Judge Scalia contended that when a claim is brought by an individual who is "the very object of a law's requirement or prohibition," then the plaintiff will "always" have standing. Id. at 894 (emphasis in original). In that circumstance, the claim presents a "classic case of the law bearing down upon the individual himself, and the court will not pause to inquire whether the grievance is a 'generalized' one." Id. On the other hand, using language almost identical to that which appeared in Lujan, when the plaintiff "is complaining of an agency's unlawful failure to impose a requirement or prohibition upon someone else," standing should be much more difficult to establish. Id. at 894 (emphasis in original). A legal challenge based on non-enforcement of the law asserts an essentially majoritarian interest, Judge Scalia reasoned, which should ordinarily be addressed, not by the courts, but by the majoritarian branches - the Congress or the Executive. A plaintiff with a majoritarian interest should be recognized as having standing only if he can demonstrate that non-enforcement of the law resulted in some special and distinctive harm to him. Id. at 894-95.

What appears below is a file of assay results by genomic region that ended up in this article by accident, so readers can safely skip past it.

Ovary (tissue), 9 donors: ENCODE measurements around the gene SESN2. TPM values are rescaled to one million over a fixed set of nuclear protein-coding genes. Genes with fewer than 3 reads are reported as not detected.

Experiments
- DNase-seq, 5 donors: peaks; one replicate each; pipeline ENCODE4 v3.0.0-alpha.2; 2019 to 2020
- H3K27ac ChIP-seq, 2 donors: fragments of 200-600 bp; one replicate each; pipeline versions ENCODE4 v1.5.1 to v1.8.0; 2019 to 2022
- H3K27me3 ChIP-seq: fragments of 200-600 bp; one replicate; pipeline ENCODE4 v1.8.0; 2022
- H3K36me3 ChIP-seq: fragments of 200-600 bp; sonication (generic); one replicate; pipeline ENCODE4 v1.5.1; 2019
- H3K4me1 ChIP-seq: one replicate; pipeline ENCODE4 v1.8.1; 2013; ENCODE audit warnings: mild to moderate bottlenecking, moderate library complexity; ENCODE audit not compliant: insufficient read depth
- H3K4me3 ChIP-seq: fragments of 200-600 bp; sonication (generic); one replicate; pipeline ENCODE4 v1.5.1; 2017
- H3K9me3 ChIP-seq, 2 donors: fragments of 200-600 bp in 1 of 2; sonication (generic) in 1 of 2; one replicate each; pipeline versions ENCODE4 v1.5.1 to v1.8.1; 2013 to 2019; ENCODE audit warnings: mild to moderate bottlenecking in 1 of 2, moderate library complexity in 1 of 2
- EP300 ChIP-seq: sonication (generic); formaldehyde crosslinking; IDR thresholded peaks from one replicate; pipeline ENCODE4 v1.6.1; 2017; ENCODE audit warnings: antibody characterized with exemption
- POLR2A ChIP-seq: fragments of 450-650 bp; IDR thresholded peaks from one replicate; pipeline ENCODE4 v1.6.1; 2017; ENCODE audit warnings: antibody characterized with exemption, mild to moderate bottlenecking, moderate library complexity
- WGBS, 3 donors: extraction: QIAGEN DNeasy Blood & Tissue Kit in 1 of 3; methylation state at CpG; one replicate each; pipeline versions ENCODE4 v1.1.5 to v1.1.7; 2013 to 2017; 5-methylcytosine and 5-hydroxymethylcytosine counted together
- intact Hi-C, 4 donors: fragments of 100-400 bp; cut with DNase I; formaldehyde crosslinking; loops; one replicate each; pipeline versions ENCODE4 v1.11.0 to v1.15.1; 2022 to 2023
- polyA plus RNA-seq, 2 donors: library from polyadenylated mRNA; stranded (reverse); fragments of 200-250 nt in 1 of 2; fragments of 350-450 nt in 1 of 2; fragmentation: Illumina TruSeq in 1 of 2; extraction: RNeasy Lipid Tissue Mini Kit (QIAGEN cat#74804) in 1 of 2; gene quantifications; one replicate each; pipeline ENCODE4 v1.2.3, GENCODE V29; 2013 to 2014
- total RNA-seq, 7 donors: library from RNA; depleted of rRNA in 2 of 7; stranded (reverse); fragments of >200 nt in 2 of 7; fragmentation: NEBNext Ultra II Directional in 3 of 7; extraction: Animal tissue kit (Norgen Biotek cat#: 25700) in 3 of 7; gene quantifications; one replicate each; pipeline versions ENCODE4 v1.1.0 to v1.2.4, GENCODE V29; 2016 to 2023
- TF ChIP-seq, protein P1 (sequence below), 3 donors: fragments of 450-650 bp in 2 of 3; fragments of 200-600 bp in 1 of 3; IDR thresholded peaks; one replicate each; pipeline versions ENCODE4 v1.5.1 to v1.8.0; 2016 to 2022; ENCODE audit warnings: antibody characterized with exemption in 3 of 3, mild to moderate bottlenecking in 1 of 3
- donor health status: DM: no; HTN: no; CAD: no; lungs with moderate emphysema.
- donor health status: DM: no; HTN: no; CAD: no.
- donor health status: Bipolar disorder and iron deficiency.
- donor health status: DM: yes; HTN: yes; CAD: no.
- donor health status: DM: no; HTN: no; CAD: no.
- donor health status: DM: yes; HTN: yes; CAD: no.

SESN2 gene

Over the last decade, the Court's major environmental standing decisions, all of which have been authored by Justice Scalia, have progressively implemented this anti-majoritarian theory of standing.
the obvious answer, of course, to the question, "Why in the world would you have it interpreted by nine lawyers?", is that the people are paranoid idiots and panicky animals who wouldn't hesitate under the proper influence to back laws constructing death camps for muslims or authorize a nuclear first-strike on china. but the neoconservative religious belief in the rousseauian concept of ultimate moral authority in populism -- the will of the people being a universal good -- makes little allowance for the rights of the minority where such obstacles contradict the expressed will of the majority.